Unbearable agony of Merle who lost her angel girl Kathryn (8) as deserving as any other atrocity in quest for truth
The last time Kathryn Eakin’s mother set eyes on her only daughter was forever frozen in her mind.
“I can still see her there, eight years old in her wee brown trousers, washing the shop windows, laughing and talking away to herself,” Merle told me.
“One minute she was shouting at me to come and see how she’d cleaned right into the corners of the windows like her daddy had asked, and the next minute she was dead.
“We were planning to make scones later that day. She loved baking.”
Kathryn was the youngest victim of the Claudy bombing. I interviewed Merle and her husband Billy on the 30th anniversary of the atrocity.
Merle passed away in August 2008 and Billy followed her six months later, but in so many ways both really died on July 31, 1972.
Billy bottled up his feelings, but Merle never stopped talking about her daughter.
Like Omagh, Claudy was a cross-community atrocity. Five Protestants and four Catholics were killed.
The poet James Simmons captured the horror: “An explosion too loud for your eardrums to bear/Young children squealing like pigs in the square/All faces chalk-white or streaked with bright red/And the glass, and the dust, and the terrible dead.”
Claudy, the village nestled at the foothills of the beautiful Sperrins, is where one of the ugliest acts of the Troubles occurred.
The Eakins owned the village grocery and hardware store. Billy took over the shop from his father.
Merle had come to Derry from the Republic to work in a bank. They met at a dance.
There’s a photo of Kathryn, aged five, earnestly putting potatoes into a bag at the very spot where she would later be killed. “At first, after the bomb went off, I didn’t realise the extent of her injuries,” recalled Billy.
“I picked her up off the pavement. She wasn’t moving but I thought she was ok because there was no blood. And then I saw a hole in her head. It was only the size of a pen nib, but it didn’t matter. Kathryn was gone.”
A single piece of shrapnel to the skull had ended her life. She was a mischievous child who loved liquorice and ghost stories, sand dunes and ice cream.
Kathryn had just returned from a glorious month in a caravan in Castlerock with her brother Mark, who was 12.
The two youngsters were as thick as thieves, although sometimes Mark and his mates would try to get rid of his tomboy wee sister when she tagged along with them on fishing trips.
They were earning pocket money on the morning of the bomb. Kathryn was cleaning the windows and Mark was told to brush the yard. But he was fooling around, squirting Windolene on the glass she had just cleaned.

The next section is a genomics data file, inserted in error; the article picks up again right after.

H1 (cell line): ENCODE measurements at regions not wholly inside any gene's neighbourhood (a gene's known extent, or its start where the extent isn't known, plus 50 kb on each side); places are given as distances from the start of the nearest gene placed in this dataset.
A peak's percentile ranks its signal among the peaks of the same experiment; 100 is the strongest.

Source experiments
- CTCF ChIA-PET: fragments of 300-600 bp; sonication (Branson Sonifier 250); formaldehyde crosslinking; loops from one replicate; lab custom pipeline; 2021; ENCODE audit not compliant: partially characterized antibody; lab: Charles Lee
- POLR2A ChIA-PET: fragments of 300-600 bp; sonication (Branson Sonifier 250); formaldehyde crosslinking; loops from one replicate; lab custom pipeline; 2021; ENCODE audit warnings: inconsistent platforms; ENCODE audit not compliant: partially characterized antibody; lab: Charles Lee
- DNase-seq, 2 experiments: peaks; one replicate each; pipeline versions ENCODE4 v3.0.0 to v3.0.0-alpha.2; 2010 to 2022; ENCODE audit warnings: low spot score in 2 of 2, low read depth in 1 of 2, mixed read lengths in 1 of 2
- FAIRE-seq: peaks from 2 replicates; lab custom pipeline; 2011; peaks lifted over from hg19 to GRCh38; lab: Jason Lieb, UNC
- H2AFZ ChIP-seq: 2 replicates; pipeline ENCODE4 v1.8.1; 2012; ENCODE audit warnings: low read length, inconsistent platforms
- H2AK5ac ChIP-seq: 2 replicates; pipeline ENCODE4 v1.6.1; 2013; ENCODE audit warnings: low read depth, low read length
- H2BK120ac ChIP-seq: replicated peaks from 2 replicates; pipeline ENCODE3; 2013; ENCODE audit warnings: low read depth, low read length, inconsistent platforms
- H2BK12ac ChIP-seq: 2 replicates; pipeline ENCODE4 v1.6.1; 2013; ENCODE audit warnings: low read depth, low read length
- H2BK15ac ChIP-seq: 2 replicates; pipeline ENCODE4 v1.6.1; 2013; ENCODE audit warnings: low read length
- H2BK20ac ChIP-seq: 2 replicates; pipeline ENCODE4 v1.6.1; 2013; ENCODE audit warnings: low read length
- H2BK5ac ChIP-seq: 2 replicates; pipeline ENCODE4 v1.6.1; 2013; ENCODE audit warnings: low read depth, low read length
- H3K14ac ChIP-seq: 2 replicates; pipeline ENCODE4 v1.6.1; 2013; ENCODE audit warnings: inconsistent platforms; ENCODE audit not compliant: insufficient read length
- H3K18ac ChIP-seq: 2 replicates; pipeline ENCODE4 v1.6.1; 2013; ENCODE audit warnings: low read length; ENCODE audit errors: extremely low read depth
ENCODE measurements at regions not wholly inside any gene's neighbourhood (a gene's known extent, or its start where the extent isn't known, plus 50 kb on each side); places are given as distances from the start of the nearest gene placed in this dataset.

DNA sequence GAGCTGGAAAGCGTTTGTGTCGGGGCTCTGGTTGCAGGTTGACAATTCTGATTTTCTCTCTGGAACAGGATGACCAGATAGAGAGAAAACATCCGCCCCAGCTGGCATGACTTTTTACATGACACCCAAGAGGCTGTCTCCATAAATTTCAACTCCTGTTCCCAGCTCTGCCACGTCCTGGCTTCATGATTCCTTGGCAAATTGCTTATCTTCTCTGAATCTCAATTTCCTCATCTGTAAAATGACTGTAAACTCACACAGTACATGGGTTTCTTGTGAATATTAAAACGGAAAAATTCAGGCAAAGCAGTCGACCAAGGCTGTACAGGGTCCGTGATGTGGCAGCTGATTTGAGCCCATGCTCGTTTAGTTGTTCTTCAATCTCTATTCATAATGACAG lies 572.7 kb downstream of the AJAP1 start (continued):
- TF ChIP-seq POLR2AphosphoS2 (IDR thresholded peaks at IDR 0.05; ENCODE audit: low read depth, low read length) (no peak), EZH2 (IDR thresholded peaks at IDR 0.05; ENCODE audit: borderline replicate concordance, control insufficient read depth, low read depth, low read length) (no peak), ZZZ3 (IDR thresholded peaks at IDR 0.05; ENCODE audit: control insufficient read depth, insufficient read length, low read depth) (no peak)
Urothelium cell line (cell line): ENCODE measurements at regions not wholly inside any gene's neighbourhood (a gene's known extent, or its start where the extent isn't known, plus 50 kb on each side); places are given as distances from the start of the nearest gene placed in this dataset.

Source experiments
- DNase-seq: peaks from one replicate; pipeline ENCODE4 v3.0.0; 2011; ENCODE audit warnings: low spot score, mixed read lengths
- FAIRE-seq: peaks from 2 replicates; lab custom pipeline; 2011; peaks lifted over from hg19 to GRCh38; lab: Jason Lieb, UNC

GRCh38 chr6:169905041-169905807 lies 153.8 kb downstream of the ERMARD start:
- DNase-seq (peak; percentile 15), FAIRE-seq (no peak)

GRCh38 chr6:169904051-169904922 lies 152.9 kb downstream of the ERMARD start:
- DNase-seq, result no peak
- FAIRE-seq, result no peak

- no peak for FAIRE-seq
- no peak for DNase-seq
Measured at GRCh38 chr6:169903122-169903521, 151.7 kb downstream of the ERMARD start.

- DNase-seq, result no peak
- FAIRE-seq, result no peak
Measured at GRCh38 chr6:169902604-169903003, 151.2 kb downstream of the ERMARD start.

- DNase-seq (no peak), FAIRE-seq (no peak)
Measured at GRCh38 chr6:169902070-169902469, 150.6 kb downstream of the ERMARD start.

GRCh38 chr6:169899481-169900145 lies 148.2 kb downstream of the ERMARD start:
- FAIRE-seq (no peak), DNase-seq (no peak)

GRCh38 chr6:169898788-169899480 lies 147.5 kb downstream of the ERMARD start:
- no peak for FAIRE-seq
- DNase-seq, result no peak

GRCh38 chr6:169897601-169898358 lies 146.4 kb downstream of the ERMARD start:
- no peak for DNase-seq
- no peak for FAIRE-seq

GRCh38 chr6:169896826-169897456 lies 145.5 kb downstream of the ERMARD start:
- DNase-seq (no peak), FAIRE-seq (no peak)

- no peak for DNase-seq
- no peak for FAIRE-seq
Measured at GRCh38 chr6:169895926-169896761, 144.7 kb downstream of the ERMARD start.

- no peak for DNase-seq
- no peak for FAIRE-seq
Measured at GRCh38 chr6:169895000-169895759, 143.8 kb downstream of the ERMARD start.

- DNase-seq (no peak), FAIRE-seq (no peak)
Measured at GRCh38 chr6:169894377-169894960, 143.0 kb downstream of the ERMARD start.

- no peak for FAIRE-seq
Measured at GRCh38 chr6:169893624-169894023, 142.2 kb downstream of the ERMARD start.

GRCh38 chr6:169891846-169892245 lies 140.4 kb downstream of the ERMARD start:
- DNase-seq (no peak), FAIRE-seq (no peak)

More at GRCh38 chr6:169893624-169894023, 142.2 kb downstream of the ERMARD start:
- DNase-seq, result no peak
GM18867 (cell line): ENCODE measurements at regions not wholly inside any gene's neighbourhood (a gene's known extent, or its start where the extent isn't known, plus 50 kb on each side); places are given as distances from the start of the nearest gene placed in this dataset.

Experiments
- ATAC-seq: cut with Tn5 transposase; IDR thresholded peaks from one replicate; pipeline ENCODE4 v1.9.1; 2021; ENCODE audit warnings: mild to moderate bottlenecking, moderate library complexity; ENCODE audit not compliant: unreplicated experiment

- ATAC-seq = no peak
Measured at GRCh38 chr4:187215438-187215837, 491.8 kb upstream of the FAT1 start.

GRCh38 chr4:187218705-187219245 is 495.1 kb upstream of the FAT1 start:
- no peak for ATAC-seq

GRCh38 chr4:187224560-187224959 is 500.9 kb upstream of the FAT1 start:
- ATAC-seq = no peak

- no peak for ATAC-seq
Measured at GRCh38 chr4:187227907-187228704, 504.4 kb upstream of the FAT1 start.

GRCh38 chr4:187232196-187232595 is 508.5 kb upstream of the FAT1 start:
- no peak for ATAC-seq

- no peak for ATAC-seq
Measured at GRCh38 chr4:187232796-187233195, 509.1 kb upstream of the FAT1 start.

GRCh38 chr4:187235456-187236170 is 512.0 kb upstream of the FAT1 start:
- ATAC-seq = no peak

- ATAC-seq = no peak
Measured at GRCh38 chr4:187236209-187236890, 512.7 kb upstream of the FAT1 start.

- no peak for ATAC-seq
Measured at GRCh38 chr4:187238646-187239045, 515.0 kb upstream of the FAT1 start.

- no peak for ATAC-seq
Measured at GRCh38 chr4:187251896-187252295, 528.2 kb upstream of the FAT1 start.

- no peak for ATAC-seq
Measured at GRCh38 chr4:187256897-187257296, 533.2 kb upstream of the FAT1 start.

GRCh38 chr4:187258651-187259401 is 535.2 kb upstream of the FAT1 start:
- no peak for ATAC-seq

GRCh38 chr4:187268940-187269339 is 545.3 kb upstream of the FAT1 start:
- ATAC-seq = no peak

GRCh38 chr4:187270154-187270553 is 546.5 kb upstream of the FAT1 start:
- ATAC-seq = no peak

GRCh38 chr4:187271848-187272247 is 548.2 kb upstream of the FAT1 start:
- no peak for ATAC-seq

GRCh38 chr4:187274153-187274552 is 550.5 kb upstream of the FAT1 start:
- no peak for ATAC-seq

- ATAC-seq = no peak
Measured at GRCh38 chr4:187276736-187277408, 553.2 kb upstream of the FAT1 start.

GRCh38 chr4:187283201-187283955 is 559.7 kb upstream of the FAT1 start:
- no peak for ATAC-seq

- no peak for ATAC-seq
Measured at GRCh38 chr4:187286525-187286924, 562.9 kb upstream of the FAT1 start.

He was only a few feet away from her when the bomb exploded. She was killed while he escaped with minor cuts.
The Eakins’ home and shop were destroyed in the blast, as were many of Kathryn’s belongings, but some things survived and her parents treasured them.
In a scrapbook, they placed her school reports, jotters in which she’d practised her sums, and pages where she’d scribbled down grocery lists — ‘potatoes, cabbage, beans’ — copying her father in the shop.
It was her wellington boots, still full of sand from the beach, which broke her parents’ hearts most.
The couple’s clothes were destroyed in the bomb. Merle had to borrow a dress to wear to her daughter’s funeral. Billy could never understand how the IRA left the car bomb after seeing Kathryn on the street, cleaning the windows.
“We received £58 compensation from the government for her life,” he told me. “We should have sent it back, but we used it to buy Mark a portable television.
“We were so devastated when Kathryn died that he lost out so we tried to make it up to him.”
Mark says his parents were never the same again: “They lost their love of life. They had their good days and their bad days, but there were more bad days than good.”
Christmas was particularly hard for Merle. “I don’t have to think about what I buy Kathryn. It’s the same present every year, a bunch of flowers. It’s not fair really,” she said.
While republicans rightly demand truth and justice from the State, it is hugely hypocritical that 50 years later the IRA still refuses to even admit responsibility for Claudy.
The secrets of that sordid day should be laid bare. These families have every bit as much right to full disclosure as those 10 miles up the road in Derry whose loved ones were slaughtered on Bloody Sunday.
Until her death, Merle talked to her daughter every day. “I can still hear her voice, but I long to hold her in my arms,” she told me.
“Had she lived, she’d be an adult woman with children of her own, but I can’t see Kathryn like that. She’s still just my wee girl, in her brown trousers, laughing as she cleans the windows.”